50 Cent, Busta Rhymes and Jeremiah performed in Toronto in front of a capacity crowd. We take a closer look in our The Final Lap tour review.
Monday night, 50 Cent brought his The Final Lap tour to Toronto as he performed in front of a capacity crowd at Budweiser Stage. He was joined by Jeremih and fellow New York hip-hop legend, Busta Rhymes, who is fresh off receiving his BET Lifetime Achievement Award.
Busta Rhymes praises Toronto hip-hop legend
Known as one of the greatest, if not the greatest, live performer in the history of hip-hop, Busta brought his signature high energy, showmanship, and quick flow to the stage alongside his right hand man Spliff Star.
His set spanned decades as he took fans on a trip down memory lane, performing tracks like “Put Your Hands Where My Eyes Could See”, “Ante Up”, “Don’t Cha” and “I Know What You Want”. Busta went back to his Jamaican roots, giving the crowd a scolding for not giving a bigger reaction to a “Bloodclot Big Chune” before resuming the track sans Mariah Carey.
He then brought the crowd back to 2023, performing his new hit “Beach Ball” featuring BIA, off his upcoming 11th studio album to be executive produced by Pharrell, Timbaland, Swizz Beatz, and himself.
He ended the show by taking the crowd back to the early days with “Scenario” before closing out with “Bounce” off his 2001 album Genesis. One of the highlights of his set was bringing out Toronto’s own Kardinal Offishall, who he praised as a national treasure, for a performance of “Ol’ Time Killin'” whose remix Busta appeared on back in 2001.
50 rings off hit after hit
Then it was 50 Cent‘s turn to run through one of the deepest catalogues of hits in hip-hop. Ever. From “What Up Gangsta”, “Magic Stick”, “This Is How We Do” and “Hate It Or Love It” to “Candy Shop”, “Window Shopper”, “A Little Bit”, “P.I.M.P”, and “Many Men”.
Though Drake is still in the middle of a lengthy run as the top dog in hip-hop, 50 Cent‘s The Final Lap tour is a reminder of just how electric 50’s run was as he defied both the industry and his peers to take the top stop. A backdrop at the Ontario Place entrance, with old newspaper articles about politicians wanting to ban 50 from Canada during his prime, sets the tone for how long he’s come as an artist, entrepreneur and icon. He was one of the last hip-hop artists to release music that made you want to dance in the club and turn up with your friends.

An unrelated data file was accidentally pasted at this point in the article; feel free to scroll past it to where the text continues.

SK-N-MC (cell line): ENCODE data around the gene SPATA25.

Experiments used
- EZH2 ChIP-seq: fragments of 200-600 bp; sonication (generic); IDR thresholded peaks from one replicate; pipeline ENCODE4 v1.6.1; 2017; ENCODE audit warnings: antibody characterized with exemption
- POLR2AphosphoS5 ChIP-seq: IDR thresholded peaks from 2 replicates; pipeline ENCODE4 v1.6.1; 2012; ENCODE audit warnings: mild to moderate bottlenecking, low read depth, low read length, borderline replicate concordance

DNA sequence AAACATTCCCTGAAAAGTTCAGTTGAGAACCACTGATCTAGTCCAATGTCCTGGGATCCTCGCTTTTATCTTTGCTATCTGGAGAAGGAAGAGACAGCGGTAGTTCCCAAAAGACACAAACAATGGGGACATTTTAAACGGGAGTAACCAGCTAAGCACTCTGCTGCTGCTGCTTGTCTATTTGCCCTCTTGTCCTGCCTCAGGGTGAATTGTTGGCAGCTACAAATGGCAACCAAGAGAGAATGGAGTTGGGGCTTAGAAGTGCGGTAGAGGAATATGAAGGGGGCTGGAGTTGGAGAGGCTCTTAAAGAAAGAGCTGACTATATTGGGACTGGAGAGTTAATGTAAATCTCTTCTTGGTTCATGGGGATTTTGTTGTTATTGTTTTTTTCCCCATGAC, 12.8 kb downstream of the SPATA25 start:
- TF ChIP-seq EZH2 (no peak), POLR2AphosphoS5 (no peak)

As he came closer to the end of his set, he brought fans back to modern times with the Power theme “Big Rich Town” and “The Woo” by the late Pop Smoke showing his ability to dip his toe back in hip-hop and still make relevant music when he needs to.
During a wardrobe change, he brought out Jeremih to perform alongside him before giving him the stage solo to perform his hit record “Birthday Sex”.
After a performance of “In Da Club” and a seriously hyped up call for an encore, 50 returned performing songs like “Rider pt. 2” and “Wangsta” before thanking the crowd and sharing that he feels at home in Toronto.
50 and Busta deliver shows to remember
Both 50 Cent and Busta Rhymes delivered shows to remember, and while both are cut from a similar cloth where performing over backtrack vocals is a no-no, they delivered two distinct shows. While Busta Rhymes is a true MC, playing to and engaging with the crowd, 50 Cent‘s show doesn’t include much engagement or intimacy with the crowd (minus the odd wave at women in the audience), but he’s in the enviable position of not needing to. 50 is at a rare level where the music has so resonated with fans over the years that they don’t need anything else from him; the music speaks for itself.
Also, perhaps due to his TV storytelling abilities, 50 Cent‘s show is as much a visual experience as it is an audio experience. From the dancers, confetti, and pillars of fire that could be felt back in second section, to the live band and LED screens displaying streetscapes from the streets of New York, as well as his alcohol brands, The Final Lap is a whole experience; almost a theatre production or live show worthy of a Vegas residency. Adding to the feel good, nostalgic vibes are Tony Yayo and Uncle Murda who do a good job of balancing bringing the hype in support of 50 with slipping out of sight and allowing him to the star of the show.
It’s clear that 50 was having fun and so was the crowd, and, despite the name of the tour, hopefully this isn’t the last we’ve seen of him.